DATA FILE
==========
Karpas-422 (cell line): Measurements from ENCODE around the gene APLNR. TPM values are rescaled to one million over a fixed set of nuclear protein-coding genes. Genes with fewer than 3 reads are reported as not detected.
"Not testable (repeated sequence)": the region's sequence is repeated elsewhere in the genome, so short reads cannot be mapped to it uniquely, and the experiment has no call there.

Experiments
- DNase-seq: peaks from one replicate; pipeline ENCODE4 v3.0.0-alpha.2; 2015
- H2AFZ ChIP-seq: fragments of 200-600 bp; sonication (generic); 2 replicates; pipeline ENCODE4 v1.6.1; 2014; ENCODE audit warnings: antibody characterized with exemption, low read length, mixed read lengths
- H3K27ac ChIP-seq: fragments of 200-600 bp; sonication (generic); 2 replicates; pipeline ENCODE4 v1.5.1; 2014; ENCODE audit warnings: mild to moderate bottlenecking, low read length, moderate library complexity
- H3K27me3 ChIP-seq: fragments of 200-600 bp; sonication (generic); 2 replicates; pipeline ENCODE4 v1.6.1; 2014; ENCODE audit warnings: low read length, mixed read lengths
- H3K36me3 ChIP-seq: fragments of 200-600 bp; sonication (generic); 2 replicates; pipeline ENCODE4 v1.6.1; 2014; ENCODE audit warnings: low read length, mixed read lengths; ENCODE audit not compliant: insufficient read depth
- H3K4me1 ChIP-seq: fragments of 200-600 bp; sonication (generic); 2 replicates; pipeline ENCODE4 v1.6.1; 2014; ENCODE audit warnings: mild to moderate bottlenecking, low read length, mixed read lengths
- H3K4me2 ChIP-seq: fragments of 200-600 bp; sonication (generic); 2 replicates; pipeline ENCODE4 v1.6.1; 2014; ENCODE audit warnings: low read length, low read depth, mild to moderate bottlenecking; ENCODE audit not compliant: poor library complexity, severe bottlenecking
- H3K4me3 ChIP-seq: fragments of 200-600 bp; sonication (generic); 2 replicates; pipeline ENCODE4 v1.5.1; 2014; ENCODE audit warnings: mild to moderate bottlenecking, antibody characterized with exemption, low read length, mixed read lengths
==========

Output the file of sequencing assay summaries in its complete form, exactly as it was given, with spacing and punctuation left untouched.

Karpas-422 (cell line): Measurements from ENCODE around the gene APLNR. TPM values are rescaled to one million over a fixed set of nuclear protein-coding genes. Genes with fewer than 3 reads are reported as not detected.
"Not testable (repeated sequence)": the region's sequence is repeated elsewhere in the genome, so short reads cannot be mapped to it uniquely, and the experiment has no call there.

Experiments
- DNase-seq: peaks from one replicate; pipeline ENCODE4 v3.0.0-alpha.2; 2015
- H2AFZ ChIP-seq: fragments of 200-600 bp; sonication (generic); 2 replicates; pipeline ENCODE4 v1.6.1; 2014; ENCODE audit warnings: antibody characterized with exemption, low read length, mixed read lengths
- H3K27ac ChIP-seq: fragments of 200-600 bp; sonication (generic); 2 replicates; pipeline ENCODE4 v1.5.1; 2014; ENCODE audit warnings: mild to moderate bottlenecking, low read length, moderate library complexity
- H3K27me3 ChIP-seq: fragments of 200-600 bp; sonication (generic); 2 replicates; pipeline ENCODE4 v1.6.1; 2014; ENCODE audit warnings: low read length, mixed read lengths
- H3K36me3 ChIP-seq: fragments of 200-600 bp; sonication (generic); 2 replicates; pipeline ENCODE4 v1.6.1; 2014; ENCODE audit warnings: low read length, mixed read lengths; ENCODE audit not compliant: insufficient read depth
- H3K4me1 ChIP-seq: fragments of 200-600 bp; sonication (generic); 2 replicates; pipeline ENCODE4 v1.6.1; 2014; ENCODE audit warnings: mild to moderate bottlenecking, low read length, mixed read lengths
- H3K4me2 ChIP-seq: fragments of 200-600 bp; sonication (generic); 2 replicates; pipeline ENCODE4 v1.6.1; 2014; ENCODE audit warnings: low read length, low read depth, mild to moderate bottlenecking; ENCODE audit not compliant: poor library complexity, severe bottlenecking
- H3K4me3 ChIP-seq: fragments of 200-600 bp; sonication (generic); 2 replicates; pipeline ENCODE4 v1.5.1; 2014; ENCODE audit warnings: mild to moderate bottlenecking, antibody characterized with exemption, low read length, mixed read lengths